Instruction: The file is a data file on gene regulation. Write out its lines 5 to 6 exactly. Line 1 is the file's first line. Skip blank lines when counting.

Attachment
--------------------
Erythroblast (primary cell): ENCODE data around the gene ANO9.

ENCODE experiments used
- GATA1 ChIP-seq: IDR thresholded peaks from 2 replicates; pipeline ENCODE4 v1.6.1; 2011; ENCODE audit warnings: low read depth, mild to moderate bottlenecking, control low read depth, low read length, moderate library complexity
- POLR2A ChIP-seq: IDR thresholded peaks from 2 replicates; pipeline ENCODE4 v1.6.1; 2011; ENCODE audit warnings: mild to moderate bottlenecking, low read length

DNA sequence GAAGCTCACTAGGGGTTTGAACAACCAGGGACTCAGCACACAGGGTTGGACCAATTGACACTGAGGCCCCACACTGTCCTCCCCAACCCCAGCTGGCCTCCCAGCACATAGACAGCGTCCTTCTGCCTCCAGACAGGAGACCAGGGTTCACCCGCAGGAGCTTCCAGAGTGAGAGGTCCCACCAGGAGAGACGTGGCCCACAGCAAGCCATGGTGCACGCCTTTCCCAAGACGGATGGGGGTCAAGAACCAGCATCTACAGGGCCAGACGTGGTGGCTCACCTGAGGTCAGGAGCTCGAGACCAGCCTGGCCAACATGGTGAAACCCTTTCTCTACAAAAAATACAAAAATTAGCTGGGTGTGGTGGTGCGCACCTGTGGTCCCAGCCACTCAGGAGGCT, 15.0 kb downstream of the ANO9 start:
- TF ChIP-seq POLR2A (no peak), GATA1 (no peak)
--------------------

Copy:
DNA sequence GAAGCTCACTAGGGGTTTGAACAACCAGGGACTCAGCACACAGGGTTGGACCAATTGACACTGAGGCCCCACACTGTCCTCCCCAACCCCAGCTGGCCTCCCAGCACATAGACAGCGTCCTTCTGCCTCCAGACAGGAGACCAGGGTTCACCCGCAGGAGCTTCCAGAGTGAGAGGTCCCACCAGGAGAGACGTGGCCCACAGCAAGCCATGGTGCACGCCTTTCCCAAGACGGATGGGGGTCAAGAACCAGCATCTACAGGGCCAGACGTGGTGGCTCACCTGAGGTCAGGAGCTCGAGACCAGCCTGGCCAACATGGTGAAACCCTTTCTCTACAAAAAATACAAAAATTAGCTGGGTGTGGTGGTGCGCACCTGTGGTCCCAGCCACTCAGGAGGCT, 15.0 kb downstream of the ANO9 start:
- TF ChIP-seq POLR2A (no peak), GATA1 (no peak)